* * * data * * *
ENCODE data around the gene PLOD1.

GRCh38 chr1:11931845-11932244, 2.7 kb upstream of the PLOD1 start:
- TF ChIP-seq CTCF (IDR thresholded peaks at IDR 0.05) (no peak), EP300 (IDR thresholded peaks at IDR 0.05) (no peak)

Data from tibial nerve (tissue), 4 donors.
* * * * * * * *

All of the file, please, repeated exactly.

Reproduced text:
ENCODE data around the gene PLOD1.

GRCh38 chr1:11931845-11932244, 2.7 kb upstream of the PLOD1 start:
- TF ChIP-seq CTCF (IDR thresholded peaks at IDR 0.05) (no peak), EP300 (IDR thresholded peaks at IDR 0.05) (no peak)

Data from tibial nerve (tissue), 4 donors.